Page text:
One Network Leads to Another for Alabama Construction Firm

There is a lot to be said for memberships in industry organizations. Through groups such as the Associated General Contractors, Construction Owners Association of America and Associated Specialty Contractors, to name a few, construction professionals can network with their peers, learn about new or changing legislation and, perhaps most importantly, keep abreast of technology as it is introduced or evolving.

For John Walton, owner of Mobile, AL-based John G. Walton Construction Company, speaking with colleagues at an AGC national function played a pivotal role in his company's move to add GPS capability to its operation. Today, as the company tackles a southeast Alabama road widening project, the effects of that meeting are evident in a dozer and excavator -- both of which now run Topcon machine control systems accessing a reference control network. Adding that capability, Walton says, has paid dividends from day one and continues to do so as the job progresses.

Heading for the Coast

State Road 181, along with US 98 located a few miles to the west, are two of southwest Alabama's major access roads from Interstate 10 to the south Alabama coast. As US 98 has become increasingly congested, efforts are being taken to upgrade SR 181 and offer a good alternative for travel. The widening facet of the job is being handled by John Walton Construction Company (JWC) working as a sub to Mobile Asphalt.

According to Josh McElhenny, JWC's project manager, the project is being let in segments, with their firm landing the first stretch in Daphne. "We are widening four miles of 181 and doing it in kind of a different way," he says. "Where most jobs would call for us to totally remove the old road and lay down a new four-lane, ALDOT (Alabama Department of Transportation) is having us keep the existing road and add to it on each side. It's different but we're okay with that."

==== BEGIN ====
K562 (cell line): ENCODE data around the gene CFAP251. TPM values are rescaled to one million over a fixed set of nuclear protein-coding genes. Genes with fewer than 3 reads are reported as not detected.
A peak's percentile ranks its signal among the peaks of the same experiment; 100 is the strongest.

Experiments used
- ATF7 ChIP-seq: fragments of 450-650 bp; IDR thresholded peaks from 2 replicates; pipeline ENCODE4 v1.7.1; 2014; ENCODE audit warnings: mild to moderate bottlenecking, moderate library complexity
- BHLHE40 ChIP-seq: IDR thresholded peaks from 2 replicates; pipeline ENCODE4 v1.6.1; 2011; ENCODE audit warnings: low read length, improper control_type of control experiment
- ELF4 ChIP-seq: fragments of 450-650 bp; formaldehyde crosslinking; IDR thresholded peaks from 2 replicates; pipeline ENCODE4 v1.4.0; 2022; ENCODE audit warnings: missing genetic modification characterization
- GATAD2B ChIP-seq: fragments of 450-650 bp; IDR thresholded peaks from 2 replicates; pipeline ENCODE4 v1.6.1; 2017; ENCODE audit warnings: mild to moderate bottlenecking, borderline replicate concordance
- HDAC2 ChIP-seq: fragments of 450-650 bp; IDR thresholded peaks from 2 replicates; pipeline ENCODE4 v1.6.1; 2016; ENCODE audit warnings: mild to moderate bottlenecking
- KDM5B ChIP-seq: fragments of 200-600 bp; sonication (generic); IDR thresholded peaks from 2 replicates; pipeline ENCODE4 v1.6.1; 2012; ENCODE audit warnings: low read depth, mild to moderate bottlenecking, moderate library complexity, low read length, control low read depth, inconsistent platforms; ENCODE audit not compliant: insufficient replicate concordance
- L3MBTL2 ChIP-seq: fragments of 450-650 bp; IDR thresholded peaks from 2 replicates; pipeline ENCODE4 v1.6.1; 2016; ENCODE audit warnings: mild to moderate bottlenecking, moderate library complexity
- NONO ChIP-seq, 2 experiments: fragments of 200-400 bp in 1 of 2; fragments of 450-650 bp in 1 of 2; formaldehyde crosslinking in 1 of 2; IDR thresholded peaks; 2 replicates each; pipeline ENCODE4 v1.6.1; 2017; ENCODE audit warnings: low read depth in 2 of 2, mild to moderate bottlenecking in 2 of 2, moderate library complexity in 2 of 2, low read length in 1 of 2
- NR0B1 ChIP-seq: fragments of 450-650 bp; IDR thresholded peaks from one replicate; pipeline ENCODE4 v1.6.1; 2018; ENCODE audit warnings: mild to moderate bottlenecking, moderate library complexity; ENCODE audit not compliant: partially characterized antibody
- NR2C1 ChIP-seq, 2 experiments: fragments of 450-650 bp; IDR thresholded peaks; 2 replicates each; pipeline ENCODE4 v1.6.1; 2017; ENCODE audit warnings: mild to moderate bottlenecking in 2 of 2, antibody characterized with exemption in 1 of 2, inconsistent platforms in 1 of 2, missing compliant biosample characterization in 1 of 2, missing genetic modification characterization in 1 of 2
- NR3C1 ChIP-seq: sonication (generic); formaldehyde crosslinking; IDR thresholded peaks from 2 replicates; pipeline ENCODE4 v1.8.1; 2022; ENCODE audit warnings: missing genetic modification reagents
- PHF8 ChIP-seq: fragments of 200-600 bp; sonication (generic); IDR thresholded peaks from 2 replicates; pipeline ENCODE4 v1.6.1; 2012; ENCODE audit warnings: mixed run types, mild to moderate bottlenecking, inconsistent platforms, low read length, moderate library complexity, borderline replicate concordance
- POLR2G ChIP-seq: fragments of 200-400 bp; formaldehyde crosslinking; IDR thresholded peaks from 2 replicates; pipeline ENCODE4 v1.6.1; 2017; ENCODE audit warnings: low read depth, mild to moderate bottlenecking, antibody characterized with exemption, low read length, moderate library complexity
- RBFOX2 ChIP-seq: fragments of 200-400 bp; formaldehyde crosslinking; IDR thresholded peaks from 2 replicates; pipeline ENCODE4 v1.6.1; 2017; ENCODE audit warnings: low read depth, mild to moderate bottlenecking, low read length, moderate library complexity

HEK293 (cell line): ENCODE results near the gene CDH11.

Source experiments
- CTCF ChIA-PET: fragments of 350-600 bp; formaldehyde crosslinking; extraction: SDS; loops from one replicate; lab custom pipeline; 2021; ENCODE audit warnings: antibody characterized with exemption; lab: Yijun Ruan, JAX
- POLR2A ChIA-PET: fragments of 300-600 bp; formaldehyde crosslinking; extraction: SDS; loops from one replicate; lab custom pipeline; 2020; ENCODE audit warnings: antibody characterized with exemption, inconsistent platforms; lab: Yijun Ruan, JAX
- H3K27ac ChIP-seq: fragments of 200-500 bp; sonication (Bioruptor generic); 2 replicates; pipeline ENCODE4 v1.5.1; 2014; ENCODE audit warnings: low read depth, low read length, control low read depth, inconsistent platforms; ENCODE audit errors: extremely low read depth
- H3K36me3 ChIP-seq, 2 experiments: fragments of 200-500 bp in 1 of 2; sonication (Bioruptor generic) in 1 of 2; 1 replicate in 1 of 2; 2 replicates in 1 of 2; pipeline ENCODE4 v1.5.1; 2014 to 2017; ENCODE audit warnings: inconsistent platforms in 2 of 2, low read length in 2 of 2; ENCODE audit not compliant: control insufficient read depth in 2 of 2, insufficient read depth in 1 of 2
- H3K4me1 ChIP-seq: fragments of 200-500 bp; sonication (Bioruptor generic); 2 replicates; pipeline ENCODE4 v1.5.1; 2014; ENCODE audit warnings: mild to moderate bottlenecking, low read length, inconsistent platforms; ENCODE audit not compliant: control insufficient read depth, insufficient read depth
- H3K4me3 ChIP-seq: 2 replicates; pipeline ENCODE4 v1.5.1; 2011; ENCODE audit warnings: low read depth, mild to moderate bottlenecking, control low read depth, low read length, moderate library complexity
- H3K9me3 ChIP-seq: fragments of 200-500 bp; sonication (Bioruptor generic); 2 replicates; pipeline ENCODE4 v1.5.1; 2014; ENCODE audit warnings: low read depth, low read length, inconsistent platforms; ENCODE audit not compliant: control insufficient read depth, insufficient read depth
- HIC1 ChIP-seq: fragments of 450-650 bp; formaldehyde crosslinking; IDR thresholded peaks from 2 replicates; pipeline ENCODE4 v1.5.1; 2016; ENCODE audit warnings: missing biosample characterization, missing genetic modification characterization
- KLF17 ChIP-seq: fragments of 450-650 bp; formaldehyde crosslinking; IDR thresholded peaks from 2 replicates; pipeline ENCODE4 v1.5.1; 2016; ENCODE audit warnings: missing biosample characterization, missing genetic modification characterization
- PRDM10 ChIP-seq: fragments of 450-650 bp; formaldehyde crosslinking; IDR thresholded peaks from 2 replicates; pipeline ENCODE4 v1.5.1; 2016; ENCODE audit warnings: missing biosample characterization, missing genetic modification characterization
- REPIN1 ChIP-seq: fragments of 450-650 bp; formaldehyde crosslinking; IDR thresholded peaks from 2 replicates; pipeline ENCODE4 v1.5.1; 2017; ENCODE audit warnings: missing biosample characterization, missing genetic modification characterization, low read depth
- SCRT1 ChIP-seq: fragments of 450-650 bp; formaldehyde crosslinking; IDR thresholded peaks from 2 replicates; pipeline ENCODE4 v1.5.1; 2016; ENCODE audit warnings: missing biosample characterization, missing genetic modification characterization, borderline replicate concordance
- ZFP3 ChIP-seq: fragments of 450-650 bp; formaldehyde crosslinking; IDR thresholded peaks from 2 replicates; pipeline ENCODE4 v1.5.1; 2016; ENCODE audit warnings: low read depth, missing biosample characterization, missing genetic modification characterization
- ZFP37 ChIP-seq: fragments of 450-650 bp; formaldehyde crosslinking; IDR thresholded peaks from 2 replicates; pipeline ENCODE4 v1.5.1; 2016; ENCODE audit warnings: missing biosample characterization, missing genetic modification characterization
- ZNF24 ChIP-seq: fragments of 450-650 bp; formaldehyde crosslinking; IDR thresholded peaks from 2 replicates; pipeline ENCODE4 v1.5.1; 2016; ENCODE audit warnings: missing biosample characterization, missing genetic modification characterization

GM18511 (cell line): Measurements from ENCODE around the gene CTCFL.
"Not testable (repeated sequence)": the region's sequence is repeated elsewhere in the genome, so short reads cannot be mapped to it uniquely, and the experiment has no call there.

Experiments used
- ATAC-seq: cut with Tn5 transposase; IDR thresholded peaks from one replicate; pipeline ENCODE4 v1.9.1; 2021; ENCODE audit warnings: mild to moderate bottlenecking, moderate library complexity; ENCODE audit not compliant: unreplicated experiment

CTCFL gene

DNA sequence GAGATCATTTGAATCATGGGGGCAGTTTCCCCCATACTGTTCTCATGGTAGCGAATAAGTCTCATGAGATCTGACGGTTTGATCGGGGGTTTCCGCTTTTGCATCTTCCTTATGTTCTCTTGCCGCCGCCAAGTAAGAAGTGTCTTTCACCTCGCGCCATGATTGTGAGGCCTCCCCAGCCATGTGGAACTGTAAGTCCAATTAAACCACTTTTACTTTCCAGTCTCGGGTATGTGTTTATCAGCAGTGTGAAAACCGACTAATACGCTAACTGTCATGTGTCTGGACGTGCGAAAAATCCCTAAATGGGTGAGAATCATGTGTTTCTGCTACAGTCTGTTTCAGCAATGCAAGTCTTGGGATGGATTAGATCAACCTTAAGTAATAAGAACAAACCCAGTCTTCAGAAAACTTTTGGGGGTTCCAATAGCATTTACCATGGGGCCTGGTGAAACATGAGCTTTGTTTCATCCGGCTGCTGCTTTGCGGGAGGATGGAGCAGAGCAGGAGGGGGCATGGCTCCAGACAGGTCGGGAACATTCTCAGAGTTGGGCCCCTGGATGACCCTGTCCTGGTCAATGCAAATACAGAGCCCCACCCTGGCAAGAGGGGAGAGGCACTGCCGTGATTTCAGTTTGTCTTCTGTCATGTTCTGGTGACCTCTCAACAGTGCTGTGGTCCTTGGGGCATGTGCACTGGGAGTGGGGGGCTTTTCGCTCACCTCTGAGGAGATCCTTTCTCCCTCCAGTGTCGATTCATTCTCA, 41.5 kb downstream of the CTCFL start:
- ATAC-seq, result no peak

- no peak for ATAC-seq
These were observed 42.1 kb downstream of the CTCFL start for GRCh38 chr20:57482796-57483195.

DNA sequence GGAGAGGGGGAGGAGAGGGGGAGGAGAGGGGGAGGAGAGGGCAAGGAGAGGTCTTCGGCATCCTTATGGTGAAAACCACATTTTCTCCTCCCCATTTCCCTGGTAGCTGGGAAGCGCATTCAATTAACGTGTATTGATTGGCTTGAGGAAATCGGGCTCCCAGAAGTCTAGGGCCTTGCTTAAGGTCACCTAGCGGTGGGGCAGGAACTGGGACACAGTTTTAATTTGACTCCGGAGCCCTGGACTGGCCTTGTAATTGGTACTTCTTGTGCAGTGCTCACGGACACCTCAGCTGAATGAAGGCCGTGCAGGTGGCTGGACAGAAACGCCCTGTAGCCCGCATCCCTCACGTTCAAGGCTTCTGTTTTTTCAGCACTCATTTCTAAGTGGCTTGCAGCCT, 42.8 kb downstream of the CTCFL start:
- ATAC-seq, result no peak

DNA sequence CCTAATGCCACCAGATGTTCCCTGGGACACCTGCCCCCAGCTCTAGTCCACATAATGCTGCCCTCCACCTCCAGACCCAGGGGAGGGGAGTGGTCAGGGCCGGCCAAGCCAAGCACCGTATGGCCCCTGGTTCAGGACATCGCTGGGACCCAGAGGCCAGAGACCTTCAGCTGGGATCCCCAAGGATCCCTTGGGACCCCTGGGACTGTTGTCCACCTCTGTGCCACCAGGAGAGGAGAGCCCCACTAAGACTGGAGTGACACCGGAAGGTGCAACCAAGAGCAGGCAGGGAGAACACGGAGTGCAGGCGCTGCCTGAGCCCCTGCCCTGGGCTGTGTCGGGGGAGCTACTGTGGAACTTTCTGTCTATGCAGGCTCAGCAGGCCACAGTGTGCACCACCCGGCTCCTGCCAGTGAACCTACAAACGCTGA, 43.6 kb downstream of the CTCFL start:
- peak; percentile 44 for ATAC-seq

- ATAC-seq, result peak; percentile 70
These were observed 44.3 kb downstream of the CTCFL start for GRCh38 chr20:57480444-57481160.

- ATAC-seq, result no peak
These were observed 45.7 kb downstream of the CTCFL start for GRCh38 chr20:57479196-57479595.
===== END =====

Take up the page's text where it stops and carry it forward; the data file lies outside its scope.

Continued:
The $11.8 million project started in June of 2009 with selective clearing and grubbing, removal of sidewalks, driveways, curbs and gutters, and then moved on to upgrades in drainage and construction of the additional lanes.

In the past, a project like SR 181 would have been heavily laden with stakes, reflecting JWC's reliance upon traditional surveying techniques to get the job done. Today, those stakes are few and far between, the result of John Walton's AGC meeting experience a couple years back.

"I was talking with other contractors... and was asked what GPS we were using," he says. "The answer, of course, was that we weren't using it at all. At the time, I knew the technology was out there; I guess I didn't think it was as widely used as it was. Immediately after returning from that meeting, we started researching GPS and machine control for our operation and, having chosen Topcon, contacted Earl Dudley, our area Topcon dealer."

JWC purchased a HiPer Lite+ base and rover and became Dudley's first contractor in the area to be running 3D-MC2 machine control on its Cat D5G. The impact on the operation was immediate and substantial.

"I have done most of our jobs before without the MC2 and the difference is huge," says Dwayne Anderson, JWC's operator. "In the past, we would have to call in a surveying engineer to lay it out, line it up, hub it, flag it, offset it and so on. With this system, I just show up, check out my machine, get my GNSS ready, plug it in, dial it in, get my radio links and I'm ready to go. On this job, it's really been a plus, especially in grading all the ditches and other cut sections. Because it does all the layout work for us, we are not setting stakes every fifty feet. That's been outstanding."

Getting Connected